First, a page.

Calvin Klein adopts digital-first approach, leaving print ads behind
- Calvin Klein has announced that it will stop advertising in print starting in February 2019, instead taking a "digital-first, socially amplified model" with a strong video element, WWD reported.
- The brand also plans to post more frequently on its social media platforms, like Instagram, work with more micro-influencers and host local activations.
- Calvin Klein and its high-end 205W39NYC line reported disappointing results for Q3. Emanuel Chirico, chairman and CEO of PVH Corp., owner of the brand, said the company will work to make the lines more commercial and focus more on digital media buys, during a conference call to discuss the results.
The news, while not surprising given digital marketing's continued momentum, it is noteworthy because Calvin Klein, has a history of lavish print ads. The brand's shift from print to digital and social media is clearly an effort to reach millennials and Gen Zers, who are avid users of social platforms, more likely to engage with influencers and less likely to read print publications. They are also attracted to authentic, unique experiences offered by experiential activations, which Calvin Klein is also planning as part of their new marketing mix.
More marketers are increasing their digital budgets over more traditional formats, like print. Digital ad sales jumped 17% in 2018, 1.5% more than previously forecast, reaching $251 billion, or 45% of global ad revenue, according to the winter 2018 update of Magna Advertising Forecasts. Non-digital ad sales, including print and linear TV, were flat with 0.2% growth for a total of $301 billion. Calvin Klein has embraced digital-focused campaigns in the past, such as last year's "Our Family. #MyCalvins," starring musicians Solange, Kelela, Dev Hynes, Caroline Polachek and Adam Bainbridge of Kindness.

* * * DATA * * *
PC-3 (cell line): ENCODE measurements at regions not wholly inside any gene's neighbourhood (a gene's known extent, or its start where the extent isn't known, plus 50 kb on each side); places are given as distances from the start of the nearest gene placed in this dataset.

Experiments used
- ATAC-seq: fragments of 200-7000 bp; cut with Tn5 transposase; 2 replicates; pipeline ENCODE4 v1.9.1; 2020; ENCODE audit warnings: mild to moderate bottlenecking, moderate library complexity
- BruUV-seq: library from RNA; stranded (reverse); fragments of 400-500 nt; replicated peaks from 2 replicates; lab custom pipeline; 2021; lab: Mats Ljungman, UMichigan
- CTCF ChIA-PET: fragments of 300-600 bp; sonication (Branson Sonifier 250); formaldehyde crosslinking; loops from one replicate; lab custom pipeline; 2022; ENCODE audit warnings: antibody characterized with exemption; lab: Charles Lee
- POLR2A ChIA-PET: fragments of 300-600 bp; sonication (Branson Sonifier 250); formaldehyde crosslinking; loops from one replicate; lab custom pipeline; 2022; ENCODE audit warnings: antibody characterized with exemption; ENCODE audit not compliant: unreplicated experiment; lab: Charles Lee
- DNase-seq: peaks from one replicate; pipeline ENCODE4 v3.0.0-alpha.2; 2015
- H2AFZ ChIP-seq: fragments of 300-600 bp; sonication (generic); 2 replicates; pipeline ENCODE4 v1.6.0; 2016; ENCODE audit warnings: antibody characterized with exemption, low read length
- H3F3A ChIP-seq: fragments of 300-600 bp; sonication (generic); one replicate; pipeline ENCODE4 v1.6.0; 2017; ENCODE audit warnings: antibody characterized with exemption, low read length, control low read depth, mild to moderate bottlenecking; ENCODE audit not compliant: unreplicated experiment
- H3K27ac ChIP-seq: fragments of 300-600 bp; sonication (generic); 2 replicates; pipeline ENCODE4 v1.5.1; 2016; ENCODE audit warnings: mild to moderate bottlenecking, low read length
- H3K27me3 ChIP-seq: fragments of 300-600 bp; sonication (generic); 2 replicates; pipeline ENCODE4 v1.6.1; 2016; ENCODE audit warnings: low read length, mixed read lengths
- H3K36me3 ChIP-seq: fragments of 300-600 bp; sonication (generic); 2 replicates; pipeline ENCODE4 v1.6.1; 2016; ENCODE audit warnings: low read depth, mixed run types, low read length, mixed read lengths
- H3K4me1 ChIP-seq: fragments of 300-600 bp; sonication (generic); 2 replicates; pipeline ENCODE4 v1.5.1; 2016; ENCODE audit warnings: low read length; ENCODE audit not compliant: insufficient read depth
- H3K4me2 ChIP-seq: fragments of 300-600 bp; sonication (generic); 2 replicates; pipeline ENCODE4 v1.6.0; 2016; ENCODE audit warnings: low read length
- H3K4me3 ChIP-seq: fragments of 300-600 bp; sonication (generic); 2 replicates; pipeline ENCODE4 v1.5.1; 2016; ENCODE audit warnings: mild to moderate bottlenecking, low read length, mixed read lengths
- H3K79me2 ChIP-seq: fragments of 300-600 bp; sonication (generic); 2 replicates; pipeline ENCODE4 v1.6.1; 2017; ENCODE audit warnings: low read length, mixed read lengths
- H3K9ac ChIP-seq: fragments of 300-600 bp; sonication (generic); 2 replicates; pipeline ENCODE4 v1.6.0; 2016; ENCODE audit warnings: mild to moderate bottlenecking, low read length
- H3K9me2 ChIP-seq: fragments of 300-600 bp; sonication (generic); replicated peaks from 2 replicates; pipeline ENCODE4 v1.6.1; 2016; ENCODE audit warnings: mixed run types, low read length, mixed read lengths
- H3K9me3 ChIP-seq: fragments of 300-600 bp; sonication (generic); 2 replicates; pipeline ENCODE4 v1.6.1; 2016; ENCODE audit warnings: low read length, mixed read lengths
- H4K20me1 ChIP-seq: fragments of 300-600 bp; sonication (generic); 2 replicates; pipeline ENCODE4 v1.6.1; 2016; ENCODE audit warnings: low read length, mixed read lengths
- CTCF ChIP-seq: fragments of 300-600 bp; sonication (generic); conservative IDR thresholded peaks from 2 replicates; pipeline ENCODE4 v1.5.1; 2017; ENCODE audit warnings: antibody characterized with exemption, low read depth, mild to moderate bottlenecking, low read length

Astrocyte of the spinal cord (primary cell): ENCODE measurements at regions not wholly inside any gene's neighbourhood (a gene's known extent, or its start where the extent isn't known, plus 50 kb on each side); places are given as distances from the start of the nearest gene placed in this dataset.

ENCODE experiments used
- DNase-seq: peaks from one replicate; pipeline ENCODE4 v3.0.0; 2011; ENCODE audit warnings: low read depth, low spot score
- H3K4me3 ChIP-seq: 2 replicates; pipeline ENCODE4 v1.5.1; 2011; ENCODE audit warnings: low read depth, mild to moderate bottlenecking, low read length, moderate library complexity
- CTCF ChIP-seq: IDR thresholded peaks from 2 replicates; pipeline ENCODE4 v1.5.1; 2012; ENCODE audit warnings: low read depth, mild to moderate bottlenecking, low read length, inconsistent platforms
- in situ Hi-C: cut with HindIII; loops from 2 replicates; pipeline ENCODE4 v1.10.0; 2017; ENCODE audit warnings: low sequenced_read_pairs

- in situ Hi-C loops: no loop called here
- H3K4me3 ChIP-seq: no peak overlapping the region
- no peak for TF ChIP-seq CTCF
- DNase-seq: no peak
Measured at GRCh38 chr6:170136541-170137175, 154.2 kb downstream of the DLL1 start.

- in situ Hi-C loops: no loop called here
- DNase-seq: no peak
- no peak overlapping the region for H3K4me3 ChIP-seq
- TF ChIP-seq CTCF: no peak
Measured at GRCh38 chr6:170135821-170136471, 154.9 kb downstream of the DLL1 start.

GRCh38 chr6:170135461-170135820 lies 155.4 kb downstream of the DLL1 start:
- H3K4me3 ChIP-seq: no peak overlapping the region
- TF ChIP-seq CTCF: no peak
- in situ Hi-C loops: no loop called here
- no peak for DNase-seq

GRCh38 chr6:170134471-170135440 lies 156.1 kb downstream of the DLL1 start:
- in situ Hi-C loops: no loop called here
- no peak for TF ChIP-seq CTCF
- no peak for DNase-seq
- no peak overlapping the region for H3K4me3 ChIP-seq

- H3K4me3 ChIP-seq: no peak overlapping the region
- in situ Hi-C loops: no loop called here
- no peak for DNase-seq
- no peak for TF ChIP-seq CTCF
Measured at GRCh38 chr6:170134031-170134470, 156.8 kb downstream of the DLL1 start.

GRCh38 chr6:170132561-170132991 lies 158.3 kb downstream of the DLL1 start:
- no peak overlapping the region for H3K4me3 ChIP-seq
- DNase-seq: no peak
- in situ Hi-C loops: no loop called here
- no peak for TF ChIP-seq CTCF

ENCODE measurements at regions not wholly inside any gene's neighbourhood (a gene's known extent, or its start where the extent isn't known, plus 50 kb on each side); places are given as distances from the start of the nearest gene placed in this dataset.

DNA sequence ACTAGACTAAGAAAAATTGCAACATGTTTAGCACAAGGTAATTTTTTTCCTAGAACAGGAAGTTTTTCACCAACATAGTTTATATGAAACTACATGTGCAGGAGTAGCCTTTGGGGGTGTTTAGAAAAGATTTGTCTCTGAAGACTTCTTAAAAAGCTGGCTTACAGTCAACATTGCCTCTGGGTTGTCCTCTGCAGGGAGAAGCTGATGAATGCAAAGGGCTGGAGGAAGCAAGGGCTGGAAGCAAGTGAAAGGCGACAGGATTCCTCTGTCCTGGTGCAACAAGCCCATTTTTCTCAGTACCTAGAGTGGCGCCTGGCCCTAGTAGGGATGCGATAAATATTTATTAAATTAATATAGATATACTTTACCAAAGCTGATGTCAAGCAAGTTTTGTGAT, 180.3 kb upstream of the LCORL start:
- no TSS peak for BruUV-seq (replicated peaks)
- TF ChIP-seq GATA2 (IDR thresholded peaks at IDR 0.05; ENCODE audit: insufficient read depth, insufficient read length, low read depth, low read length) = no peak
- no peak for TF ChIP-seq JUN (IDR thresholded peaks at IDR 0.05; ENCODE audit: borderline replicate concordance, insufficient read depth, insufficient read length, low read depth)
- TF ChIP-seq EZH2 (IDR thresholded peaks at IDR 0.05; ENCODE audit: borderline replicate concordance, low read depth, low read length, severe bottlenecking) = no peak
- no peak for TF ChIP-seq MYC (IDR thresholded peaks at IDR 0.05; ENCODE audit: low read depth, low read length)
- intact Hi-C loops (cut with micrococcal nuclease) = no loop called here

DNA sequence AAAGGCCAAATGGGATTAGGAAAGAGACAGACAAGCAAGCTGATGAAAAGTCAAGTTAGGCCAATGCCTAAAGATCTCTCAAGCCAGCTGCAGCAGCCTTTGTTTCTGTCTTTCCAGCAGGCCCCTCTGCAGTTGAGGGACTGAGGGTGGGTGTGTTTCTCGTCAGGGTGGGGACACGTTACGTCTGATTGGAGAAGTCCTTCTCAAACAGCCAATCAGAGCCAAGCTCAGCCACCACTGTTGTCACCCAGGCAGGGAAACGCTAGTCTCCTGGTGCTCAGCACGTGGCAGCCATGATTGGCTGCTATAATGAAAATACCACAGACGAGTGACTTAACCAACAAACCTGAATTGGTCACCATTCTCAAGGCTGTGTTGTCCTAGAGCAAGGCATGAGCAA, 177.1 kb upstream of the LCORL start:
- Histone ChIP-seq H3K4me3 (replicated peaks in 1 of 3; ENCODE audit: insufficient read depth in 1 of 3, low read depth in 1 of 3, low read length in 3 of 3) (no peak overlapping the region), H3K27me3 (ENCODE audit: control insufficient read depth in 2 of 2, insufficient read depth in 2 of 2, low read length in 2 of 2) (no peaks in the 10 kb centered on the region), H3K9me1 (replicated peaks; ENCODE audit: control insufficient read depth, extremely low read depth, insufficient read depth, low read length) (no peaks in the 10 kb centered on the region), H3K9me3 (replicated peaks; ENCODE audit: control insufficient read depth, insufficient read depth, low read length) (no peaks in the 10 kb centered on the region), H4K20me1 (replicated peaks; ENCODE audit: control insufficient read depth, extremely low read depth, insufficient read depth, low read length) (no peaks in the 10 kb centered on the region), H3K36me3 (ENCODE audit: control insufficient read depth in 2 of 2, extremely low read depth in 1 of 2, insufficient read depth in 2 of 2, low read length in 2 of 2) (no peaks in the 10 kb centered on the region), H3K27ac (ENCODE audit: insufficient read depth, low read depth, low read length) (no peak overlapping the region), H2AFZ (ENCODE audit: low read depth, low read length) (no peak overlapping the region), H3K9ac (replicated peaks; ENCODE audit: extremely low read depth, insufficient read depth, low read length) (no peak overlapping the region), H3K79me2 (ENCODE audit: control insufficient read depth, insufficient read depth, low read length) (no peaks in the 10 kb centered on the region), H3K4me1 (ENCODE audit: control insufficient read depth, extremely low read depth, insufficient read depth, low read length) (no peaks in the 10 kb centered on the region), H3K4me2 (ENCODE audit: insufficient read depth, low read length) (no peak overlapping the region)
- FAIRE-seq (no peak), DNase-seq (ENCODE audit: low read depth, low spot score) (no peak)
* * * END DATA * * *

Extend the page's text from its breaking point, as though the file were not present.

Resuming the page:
Other fashion brands are investing more in Instagram influencers to reach younger consumers and to encourage social shopping in a more cost-effective way. In tandem, Instagram has been rolling out new shopping tools to attract brands to the platform and compete with its rival Snapchat. Instagram recently expanded shopping to Instagram Stories. The shoppable Stories will feature a shopping bag sticker and allow users to pause the story and tap to see more details, including product descriptions, price and a link to the brand's site to make a purchase. More than one-third of Instagram Stories users say they've become more interested in a product or brand after seeing it on Stories.
Calvin Klein's decision to stop print advertising is the latest blow to the print magazine industry, which has seen consistent declines in ad revenue over the past few years. Magazine ad spend by the 50 biggest advertisers dropped to to $6.1 billion in 2017 compared to $6.5 billion in 2016, according to the Association of Magazine Media. Declining ad revenue has led some publications to stop printing and become digital only. Condé Nast-owned Glamour announced last month that it was ceasing its print operations and focusing on digital.